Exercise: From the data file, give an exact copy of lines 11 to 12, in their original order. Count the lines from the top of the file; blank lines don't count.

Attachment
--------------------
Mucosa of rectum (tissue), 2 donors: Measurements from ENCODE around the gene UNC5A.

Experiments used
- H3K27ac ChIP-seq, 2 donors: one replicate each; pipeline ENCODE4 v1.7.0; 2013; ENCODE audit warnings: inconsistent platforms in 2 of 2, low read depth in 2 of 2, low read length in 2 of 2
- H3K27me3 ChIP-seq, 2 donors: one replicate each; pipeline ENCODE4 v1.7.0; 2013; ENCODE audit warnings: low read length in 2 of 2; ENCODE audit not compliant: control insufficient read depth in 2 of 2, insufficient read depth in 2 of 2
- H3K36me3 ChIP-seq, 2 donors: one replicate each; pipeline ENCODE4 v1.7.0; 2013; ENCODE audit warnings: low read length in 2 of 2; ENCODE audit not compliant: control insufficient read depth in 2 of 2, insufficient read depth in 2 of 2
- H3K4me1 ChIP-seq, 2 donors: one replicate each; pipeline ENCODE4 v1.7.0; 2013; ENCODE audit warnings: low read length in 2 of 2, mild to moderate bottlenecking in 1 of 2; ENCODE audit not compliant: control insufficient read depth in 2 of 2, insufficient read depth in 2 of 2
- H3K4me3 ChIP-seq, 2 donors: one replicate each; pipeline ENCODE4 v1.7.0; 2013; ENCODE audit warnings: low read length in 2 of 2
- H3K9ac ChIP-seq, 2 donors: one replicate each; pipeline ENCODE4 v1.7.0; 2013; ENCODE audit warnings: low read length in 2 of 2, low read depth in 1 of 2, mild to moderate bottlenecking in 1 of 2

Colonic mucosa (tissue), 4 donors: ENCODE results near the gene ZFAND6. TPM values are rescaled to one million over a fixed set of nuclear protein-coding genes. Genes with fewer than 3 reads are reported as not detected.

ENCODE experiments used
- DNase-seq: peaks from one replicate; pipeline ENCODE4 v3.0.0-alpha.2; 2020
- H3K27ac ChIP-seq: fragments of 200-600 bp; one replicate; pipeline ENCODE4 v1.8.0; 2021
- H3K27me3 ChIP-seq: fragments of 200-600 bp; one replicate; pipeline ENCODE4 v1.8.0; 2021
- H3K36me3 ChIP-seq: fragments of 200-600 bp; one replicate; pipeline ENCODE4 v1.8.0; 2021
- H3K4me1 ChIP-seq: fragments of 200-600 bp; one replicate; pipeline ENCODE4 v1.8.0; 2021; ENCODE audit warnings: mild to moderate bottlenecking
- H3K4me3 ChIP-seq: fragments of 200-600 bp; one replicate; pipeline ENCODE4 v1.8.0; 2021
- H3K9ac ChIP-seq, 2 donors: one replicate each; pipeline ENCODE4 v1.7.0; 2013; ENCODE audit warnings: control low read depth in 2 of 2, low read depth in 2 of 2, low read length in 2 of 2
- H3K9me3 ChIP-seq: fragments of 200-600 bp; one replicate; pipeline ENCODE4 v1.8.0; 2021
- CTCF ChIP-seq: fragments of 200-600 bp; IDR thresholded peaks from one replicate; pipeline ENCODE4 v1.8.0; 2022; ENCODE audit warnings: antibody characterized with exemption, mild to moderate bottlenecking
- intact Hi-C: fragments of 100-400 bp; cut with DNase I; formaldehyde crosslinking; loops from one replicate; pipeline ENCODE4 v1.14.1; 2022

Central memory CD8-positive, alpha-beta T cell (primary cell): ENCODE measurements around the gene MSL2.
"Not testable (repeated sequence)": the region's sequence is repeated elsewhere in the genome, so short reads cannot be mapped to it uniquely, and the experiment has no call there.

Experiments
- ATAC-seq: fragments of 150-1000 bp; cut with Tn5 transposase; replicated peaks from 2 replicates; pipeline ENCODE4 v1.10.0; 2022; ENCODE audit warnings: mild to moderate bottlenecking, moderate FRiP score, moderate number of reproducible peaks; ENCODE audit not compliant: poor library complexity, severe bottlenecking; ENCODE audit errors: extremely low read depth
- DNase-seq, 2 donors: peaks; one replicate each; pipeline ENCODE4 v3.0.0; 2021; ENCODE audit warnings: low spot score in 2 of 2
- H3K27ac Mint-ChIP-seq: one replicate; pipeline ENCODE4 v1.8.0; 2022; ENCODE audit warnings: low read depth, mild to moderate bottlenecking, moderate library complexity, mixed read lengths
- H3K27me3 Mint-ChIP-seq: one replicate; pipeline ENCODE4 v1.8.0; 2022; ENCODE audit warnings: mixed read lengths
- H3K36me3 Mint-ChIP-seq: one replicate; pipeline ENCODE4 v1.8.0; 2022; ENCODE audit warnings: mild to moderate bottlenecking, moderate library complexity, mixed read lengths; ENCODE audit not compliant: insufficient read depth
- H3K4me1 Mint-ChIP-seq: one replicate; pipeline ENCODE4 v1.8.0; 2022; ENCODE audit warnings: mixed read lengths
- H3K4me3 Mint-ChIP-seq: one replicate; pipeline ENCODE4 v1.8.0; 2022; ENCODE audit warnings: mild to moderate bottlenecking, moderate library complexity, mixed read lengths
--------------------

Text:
- DNase-seq: peaks from one replicate; pipeline ENCODE4 v3.0.0-alpha.2; 2020
- H3K27ac ChIP-seq: fragments of 200-600 bp; one replicate; pipeline ENCODE4 v1.8.0; 2021